Social stigma and mental health go together hand in hand, and have been with us for centuries as the arts have. It is of utmost importance that diversity is a core element of every society, not just to promote fairness, but also to actively promote individuality. Therefore, the relevance of diversity, arts and mental health is that it gives leeway to individuals to be expressive, and to discover who they really are. The forms of art can be clear or blurred, but that’s the beauty of exploring what makes art. Is writing, or is makeup art? To start defining what art is takes away from its diverse nature, the fact that art can be anything, just like us as people. We can be anything, and we are all completely unique in every aspect, including mental health.
Each person has mental health, just like they have physical health. One of the differences between physical and mental health is that the signs of someone struggling with mental health are often more subtle. And therefore cannot be seen through an individual’s skill of wearing masks or acting. So does that mean we all are capable of being an ‘actor’? There are experiences each person goes through when it is necessary to hide and mask their pain. They ‘act’ that they are fine. This is where I believe the arts has a major effect on mental health. For example; Performances that implement and showcase diversity, raising awareness about different societal norms, pressures, and problems can be cathartic for the audience. Because of this, audience members that struggle with mental health can feel connected. And when one feels connected then perhaps they can talk about their experiences. Art needs to give a voice to those who struggle to voice their emotions and feelings.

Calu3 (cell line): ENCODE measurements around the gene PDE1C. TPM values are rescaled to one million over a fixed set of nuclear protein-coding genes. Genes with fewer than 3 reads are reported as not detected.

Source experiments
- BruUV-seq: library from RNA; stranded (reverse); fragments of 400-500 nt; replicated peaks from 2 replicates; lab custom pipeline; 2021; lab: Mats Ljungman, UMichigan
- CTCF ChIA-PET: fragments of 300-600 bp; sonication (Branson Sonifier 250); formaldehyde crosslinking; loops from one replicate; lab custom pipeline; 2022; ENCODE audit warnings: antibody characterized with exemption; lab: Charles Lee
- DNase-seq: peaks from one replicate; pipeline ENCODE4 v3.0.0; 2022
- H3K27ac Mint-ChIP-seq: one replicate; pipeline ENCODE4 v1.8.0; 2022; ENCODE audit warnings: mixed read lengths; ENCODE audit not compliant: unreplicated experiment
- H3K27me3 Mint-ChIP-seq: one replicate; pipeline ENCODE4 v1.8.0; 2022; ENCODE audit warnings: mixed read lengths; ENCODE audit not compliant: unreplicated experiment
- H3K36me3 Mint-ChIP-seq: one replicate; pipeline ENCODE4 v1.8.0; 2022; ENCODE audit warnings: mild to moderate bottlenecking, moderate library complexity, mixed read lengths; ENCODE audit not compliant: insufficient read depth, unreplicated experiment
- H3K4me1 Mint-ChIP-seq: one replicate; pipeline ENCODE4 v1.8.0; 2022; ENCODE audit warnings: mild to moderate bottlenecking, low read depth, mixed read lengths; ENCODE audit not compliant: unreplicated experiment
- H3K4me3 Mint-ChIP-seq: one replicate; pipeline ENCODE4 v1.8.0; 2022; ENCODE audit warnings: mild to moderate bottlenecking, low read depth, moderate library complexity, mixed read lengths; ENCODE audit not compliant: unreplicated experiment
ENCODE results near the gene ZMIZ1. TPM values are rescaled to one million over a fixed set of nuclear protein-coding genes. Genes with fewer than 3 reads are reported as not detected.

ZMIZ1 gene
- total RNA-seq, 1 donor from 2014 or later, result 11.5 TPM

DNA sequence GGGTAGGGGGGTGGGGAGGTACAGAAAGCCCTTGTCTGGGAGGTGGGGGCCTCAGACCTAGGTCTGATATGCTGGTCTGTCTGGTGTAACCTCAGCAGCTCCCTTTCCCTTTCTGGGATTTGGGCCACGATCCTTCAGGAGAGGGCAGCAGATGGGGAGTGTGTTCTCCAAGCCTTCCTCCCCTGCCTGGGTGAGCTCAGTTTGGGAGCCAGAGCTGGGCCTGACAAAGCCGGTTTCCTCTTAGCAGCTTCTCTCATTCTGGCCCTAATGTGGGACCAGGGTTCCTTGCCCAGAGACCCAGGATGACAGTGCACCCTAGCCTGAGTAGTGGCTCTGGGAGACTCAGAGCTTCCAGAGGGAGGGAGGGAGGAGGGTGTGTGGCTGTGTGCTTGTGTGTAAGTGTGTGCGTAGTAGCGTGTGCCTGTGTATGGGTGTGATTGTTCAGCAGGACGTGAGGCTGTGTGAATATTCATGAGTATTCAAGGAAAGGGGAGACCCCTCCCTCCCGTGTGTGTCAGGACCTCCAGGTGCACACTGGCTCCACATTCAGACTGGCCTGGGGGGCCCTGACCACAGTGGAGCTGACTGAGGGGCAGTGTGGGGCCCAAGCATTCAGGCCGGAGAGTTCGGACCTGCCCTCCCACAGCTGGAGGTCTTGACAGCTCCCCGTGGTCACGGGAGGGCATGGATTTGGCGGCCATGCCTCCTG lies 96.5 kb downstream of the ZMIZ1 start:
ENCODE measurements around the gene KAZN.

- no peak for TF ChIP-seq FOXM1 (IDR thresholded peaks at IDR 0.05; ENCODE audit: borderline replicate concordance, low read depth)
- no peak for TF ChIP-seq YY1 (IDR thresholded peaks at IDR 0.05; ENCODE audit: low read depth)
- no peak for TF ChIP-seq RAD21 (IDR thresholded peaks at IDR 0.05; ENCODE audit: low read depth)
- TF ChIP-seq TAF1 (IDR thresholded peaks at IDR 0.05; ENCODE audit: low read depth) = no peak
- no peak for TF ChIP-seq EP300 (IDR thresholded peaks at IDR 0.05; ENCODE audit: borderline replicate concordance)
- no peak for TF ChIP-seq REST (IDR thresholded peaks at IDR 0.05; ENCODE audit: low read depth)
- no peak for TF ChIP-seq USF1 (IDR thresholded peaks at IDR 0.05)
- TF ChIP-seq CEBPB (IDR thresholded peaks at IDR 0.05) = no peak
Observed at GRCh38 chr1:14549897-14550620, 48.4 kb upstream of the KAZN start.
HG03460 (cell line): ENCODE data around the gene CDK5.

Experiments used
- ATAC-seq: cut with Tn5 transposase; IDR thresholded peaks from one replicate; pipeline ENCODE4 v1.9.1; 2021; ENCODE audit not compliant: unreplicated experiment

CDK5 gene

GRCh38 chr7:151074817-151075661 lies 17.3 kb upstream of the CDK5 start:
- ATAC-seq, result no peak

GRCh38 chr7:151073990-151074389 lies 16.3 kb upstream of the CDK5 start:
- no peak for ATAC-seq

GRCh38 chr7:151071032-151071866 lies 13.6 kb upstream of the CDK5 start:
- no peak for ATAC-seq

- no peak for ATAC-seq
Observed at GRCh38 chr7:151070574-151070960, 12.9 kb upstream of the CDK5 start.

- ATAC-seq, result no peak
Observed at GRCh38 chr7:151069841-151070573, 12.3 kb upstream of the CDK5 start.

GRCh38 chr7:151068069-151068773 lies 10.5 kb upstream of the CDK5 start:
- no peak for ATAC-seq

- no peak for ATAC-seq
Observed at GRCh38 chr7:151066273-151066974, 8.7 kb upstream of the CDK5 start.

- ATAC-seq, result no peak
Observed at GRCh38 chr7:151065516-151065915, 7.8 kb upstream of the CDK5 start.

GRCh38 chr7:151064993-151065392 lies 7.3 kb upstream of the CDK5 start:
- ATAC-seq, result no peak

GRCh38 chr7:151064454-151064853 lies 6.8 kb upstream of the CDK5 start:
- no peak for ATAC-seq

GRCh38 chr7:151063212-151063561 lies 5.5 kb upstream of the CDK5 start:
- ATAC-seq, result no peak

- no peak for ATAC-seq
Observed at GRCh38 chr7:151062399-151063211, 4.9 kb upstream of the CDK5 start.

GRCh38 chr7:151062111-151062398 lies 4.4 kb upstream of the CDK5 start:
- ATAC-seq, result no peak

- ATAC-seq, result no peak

I have graduated in English Literature & Drama in 2016, and one of the many isolating experiences in being a drama graduate is the fact I was the ‘Pakistani, South Asian girl’ in my class for 3 years. This fact did affect my mental health, on the basis that I felt like I was an alien. I went through stages of feeling lonely, and not ‘good enough’. It may have been that I was out of my comfort zone, or it could merely be the fact that there was no diversity in my class. Therefore, the relevance of the arts and the mental health are intimately connected to one another. I cannot stress enough the vital reasons for having diversity in any work field but most importantly the arts. The arts need to empower individuals to seek what they are looking for regardless of their background, skin colour, religion and sexuality. Because what connects us are our emotions. And one can express their feelings through the power of art.
The arts have helped me to discover who I want to be, and recognise who I was. Experiencing bereavement at the age of twenty-one made me feel like I was stuck in a generation where I did not belong. It is difficult to find people my age who have had similar experiences to me. Therefore I used dance and writing as a way to improve my mental health and grief. It was the feeling of not belonging that increased my passion about the arts, and drove me to have a voice about mental health. Diversity is not just about equality and fairness. It is about belonging. It is about knowing you can connect with others through your pain and experiences.
There are many reasons why the arts, diversity and mental health interlink with each other, and therefore now more than ever it is important to voice your view on this. As I previously mentioned, art comes in many forms, art can help lift and build individuals up. One of the reasons why mental health has stigma around it is because people feel they do not belong, the pressures of society to be ‘normal’ and not to express your emotions is what bottles inside us and eventually that volcano erupts. That is why it is vital to have the medium of art to promote diversity and individuality. And that we all have mental health experiences that can make us feel connected and as though we belong.